I could not agree more. For too long, education policymakers at the federal level have been slow to focus necessary attention and resources on approaches that adequately address the holistic needs of students to drive stronger achievement in school and beyond. And in light of the extreme stress and hardship our country’s most vulnerable students have faced during the COVD-19 pandemic, these effective strategies are needed more than ever.
Which is why, in the first year of chairing of this subcommittee, in fiscal year 2020, we created an initiative in the Labor-H bill on SEL and Whole Child Approaches in K-12 education. In the recently passed, bipartisan fiscal year 2022 omnibus appropriations package, this initiative includes $82 million for evidence-based, field-initiated SEL grants that address student social, emotional, and cognitive needs within the Education Innovation and Research program. It includes $85 million for the Supporting Effective Educator Development program – with a priority for professional development and pathways into teaching and school leadership that provide a strong foundation in implementing SEL and “whole child” strategies. And further, $111 million is set aside for School-based Mental Health Professionals grants – to help local education agencies directly increase the number of mental health professionals in schools. And finally, there is $75 million for Full-Service Community Schools – providing comprehensive services and expand evidence-based models that meet the holistic needs of children, families, and communities.
The Subcommittee’s work is a direct response to what has been recommended strategies and approaches that are championed by our witnesses and was significantly influenced by the landmark National Commission on Social Emotional and Academic Development report.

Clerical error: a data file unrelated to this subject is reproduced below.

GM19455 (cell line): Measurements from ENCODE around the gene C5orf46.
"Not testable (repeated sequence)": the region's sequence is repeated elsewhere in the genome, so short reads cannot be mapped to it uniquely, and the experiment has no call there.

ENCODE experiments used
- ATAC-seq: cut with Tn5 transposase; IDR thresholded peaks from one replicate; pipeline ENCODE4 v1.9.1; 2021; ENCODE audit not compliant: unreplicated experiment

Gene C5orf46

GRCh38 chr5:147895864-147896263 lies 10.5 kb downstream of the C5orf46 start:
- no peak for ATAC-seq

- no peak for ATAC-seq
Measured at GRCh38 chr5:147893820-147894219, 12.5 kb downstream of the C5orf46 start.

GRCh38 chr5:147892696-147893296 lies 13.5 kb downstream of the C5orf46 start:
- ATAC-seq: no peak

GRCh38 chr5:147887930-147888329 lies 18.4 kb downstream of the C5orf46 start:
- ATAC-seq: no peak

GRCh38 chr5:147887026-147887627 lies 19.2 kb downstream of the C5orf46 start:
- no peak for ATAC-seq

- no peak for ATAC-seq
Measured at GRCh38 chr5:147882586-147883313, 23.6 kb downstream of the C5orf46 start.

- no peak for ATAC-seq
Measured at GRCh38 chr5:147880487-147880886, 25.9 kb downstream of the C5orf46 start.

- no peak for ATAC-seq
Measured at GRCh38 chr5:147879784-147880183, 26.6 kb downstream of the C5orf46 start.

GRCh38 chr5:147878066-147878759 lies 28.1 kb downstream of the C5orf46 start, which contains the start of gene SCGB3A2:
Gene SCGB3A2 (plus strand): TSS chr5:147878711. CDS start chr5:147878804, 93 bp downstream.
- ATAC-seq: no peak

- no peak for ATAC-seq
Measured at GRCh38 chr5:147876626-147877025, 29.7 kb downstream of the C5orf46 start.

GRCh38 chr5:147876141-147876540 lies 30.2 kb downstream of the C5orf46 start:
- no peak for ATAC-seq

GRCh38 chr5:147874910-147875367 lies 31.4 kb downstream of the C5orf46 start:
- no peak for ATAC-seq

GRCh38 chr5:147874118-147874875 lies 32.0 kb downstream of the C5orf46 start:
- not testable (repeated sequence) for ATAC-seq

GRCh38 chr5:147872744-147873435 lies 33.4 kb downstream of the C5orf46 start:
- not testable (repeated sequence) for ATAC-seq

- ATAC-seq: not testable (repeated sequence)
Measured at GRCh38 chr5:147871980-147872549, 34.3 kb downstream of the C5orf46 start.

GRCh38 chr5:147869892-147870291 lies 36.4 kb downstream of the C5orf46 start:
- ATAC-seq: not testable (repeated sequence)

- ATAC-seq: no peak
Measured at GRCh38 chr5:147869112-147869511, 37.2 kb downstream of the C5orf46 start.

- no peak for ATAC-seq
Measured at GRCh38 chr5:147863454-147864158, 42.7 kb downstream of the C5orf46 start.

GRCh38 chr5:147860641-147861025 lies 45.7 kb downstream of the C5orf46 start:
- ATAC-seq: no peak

We started from nearly $0 for these SEL and whole child programs just a couple of years ago and to secure these resources which has been as I said a long time coming. I was thrilled to work with Ranking Member Cole and my colleagues in the House and Senate to get this done. And so many of the efforts about promoting social and emotional learning come from members of this subcommittee.
Appropriations legislation requires negotiation and agreement from both parties and chambers of Congress, so I am proud that our bipartisan legislation has included the SEL and Whole Child Approaches initiative for the past three years.
The initiative was inspired by Dr. James Comer, a psychiatrist at the Yale Child Study center who worked with New Haven Public Schools starting in 1968. His model for child learning demonstrates how focusing on positive school environments and students’ social and emotional needs is necessary to promote their cognitive development and academic success.
I hope that in this hearing today we can learn more about the overwhelming body of evidence in support of these programs and the federal support that is needed. I am especially eager to ask our witnesses where it is we need to go and where the resources are best used. But before we turn to our witnesses let me yield to my colleague the Ranking Member, Mr. Cole, for any opening remarks he may have.